“Metal: A Headbanger’s Journey”

I can’t wait for Sam Dunn and Scot McFadyen’s anthropological look at Heavy Metal to be released on DVD later this month. Yahoo! had a writeup about the film earlier in the week.

Check out “Metal: A Headbanger’s Journey”‘s trailer.

From a Chicago Tribune review:

Unlike the current youth movement Emo, metal was never “a way to understand your loneliness,” says music writer and pop-culture sensei Chuck Klosterman, “but it’s a way to feel a part of something larger than yourself.” So Dunn travels to Germany’s Wacken Open Air festival to mosh with 40,000 other metalheads and experience that larger-than-life adrenaline rush that makes otherwise intelligent kids thrash their heads toward permanent brain damage.

Touching on sex, religion and violence, Dunn zooms through the history of metal (the genre is rooted in blues and, more obviously, classical), rattling off a mind-blowing list of musical subgenres, from heavy to punk to British to black to speed to death to hair –to name a few.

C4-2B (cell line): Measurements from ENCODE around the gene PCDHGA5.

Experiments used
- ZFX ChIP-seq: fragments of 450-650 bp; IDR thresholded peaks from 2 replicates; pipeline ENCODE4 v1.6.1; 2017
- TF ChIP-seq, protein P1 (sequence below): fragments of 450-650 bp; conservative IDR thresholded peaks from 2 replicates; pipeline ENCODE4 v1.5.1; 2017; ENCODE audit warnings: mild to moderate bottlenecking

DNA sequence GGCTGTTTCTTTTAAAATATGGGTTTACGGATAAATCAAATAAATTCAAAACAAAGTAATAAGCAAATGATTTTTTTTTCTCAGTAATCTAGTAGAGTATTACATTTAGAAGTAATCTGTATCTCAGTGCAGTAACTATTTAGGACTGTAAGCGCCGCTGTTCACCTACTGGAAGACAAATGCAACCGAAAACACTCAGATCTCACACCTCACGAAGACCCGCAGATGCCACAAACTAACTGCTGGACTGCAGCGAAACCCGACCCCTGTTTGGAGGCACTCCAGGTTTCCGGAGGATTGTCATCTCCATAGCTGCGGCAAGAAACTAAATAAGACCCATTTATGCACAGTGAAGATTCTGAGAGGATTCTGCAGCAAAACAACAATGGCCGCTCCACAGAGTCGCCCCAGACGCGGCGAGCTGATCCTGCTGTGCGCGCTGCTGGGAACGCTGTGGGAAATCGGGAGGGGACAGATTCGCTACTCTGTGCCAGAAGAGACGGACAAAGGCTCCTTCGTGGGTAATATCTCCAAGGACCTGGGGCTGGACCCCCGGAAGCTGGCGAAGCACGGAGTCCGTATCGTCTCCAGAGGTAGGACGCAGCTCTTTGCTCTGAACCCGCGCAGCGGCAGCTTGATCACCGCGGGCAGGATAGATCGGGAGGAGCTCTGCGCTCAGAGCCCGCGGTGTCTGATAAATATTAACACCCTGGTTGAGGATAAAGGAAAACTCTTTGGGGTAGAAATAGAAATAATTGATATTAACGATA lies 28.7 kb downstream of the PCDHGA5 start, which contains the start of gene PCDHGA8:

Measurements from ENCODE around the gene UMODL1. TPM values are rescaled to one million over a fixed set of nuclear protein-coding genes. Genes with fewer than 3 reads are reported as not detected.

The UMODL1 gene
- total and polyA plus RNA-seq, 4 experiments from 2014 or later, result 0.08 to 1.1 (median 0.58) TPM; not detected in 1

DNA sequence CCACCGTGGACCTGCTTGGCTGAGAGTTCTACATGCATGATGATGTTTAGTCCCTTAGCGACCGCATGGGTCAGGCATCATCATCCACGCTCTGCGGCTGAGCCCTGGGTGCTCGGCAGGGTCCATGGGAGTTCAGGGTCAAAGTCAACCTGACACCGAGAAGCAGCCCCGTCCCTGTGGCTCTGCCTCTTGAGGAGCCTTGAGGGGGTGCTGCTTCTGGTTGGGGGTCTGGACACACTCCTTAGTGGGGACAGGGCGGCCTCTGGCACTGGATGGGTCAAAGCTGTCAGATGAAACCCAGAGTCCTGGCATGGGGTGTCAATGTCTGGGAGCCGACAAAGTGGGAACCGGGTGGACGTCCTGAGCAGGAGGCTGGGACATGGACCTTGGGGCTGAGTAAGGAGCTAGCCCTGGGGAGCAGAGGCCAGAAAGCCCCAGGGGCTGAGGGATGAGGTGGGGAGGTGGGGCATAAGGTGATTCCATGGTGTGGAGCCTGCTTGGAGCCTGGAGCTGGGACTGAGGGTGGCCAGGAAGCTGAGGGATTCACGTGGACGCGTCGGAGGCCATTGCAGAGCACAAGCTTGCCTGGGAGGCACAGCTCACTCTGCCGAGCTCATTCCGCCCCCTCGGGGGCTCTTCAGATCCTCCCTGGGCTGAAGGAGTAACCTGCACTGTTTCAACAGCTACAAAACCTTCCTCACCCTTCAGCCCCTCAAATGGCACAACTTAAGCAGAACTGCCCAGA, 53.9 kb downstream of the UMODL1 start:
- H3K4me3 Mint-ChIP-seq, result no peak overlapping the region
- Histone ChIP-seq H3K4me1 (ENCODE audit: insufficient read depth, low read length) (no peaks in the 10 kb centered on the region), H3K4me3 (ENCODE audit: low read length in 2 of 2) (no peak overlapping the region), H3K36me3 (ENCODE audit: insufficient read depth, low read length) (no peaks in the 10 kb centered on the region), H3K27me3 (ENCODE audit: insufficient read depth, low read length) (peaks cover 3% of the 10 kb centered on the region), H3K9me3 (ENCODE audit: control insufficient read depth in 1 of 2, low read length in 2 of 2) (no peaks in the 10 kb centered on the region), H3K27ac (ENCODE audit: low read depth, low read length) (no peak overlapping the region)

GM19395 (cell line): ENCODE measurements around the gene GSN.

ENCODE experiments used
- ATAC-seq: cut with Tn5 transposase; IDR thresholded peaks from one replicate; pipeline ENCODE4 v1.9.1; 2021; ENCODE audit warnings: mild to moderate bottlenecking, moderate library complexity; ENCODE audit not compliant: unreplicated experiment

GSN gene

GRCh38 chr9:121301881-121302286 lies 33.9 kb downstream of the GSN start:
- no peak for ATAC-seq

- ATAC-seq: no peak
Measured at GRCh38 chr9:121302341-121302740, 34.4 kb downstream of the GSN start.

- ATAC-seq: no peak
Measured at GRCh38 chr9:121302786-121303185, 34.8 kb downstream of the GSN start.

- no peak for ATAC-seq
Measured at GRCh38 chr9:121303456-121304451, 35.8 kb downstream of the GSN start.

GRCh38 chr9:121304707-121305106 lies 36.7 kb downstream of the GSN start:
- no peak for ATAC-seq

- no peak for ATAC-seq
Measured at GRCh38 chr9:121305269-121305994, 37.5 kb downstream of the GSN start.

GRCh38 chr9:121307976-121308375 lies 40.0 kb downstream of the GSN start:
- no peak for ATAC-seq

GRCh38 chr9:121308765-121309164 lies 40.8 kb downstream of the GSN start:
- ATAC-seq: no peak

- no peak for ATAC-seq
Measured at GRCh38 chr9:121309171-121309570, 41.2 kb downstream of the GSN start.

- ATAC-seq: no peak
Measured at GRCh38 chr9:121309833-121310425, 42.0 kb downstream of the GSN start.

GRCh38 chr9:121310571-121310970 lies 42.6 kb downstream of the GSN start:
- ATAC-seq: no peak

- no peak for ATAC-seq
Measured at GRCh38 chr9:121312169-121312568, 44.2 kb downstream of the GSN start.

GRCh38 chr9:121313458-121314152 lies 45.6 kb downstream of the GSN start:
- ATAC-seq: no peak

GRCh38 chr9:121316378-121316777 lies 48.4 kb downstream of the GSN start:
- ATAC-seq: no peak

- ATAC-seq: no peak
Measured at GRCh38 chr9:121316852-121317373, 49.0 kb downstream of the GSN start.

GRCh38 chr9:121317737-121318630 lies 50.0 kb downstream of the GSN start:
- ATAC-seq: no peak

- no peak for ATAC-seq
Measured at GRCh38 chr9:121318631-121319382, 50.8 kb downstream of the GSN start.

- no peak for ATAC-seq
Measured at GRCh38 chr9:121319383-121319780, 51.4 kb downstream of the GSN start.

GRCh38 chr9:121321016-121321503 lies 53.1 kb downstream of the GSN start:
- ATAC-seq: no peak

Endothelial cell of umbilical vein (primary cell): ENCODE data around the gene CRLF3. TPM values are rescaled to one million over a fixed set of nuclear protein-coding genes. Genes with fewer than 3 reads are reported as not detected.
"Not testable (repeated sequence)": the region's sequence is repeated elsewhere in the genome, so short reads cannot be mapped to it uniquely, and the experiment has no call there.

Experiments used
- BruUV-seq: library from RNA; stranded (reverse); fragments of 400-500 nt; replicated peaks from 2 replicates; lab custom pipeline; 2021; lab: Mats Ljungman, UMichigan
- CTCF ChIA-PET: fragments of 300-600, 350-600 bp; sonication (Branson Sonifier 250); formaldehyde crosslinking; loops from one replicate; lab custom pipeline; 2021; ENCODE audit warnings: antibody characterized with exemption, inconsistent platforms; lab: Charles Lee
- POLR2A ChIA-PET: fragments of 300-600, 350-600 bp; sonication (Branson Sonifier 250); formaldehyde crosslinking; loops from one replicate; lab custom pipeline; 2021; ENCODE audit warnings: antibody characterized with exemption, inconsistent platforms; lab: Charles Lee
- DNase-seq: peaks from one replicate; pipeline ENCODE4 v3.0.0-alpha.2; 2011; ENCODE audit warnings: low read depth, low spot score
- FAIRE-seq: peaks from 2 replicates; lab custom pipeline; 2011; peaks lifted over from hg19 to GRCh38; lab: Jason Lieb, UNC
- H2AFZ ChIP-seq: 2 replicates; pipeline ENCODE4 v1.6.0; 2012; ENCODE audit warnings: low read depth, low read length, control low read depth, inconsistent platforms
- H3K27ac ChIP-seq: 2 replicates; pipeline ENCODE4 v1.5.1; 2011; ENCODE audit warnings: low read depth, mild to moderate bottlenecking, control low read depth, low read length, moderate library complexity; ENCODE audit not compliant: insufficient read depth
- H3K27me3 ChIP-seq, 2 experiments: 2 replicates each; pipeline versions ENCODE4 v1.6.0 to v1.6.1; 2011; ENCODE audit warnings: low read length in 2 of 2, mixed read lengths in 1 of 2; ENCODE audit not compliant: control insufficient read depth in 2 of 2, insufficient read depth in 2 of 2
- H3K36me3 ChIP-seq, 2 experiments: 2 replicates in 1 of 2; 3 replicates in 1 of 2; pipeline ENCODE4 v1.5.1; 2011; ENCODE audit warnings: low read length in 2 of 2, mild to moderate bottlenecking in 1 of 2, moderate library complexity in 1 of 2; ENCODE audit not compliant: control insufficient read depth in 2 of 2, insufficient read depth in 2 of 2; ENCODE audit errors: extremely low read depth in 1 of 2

From Ruthless Reviews:

…this wonderfully entertaining movie doesn’t pit bands against each other, or foolishly attempt to argue in favor of Megadeth’s importance while picking on “lesser” bands like Motley Crue and Poison. From glam to progressive, black metal to thrash, it’s all the same silly, loveable music. It made us laugh, helped us accept a solitary prom night, and allowed us to feel superior to those burdened by the bad taste of associating with Duran Duran or Wham. Metal is a dying giant to be sure, and is rarely discussed without some sort of VH1 “Where are They Now?” detachment, but fans remain; scattered and low key, perhaps, but still in love with a style of music that always managed to piss somebody off. It was about rebellion, arrogance, and hate, yes, but also the true spirit of the form — being an individual. Sure, we always exaggerated the impact, and more often than not the lyrics were nothing more than the umpteenth derivation of fucking a slut in the back of the tour bus, but we could read between the lines, even then. All we knew was that our parents hated it, Congress sought to act against it, and for the time it took to finish a cassette or LP, we felt like gods. Zit-ridden, painfully shy, and inept on all fronts, but gods nonetheless.

My kinda movie.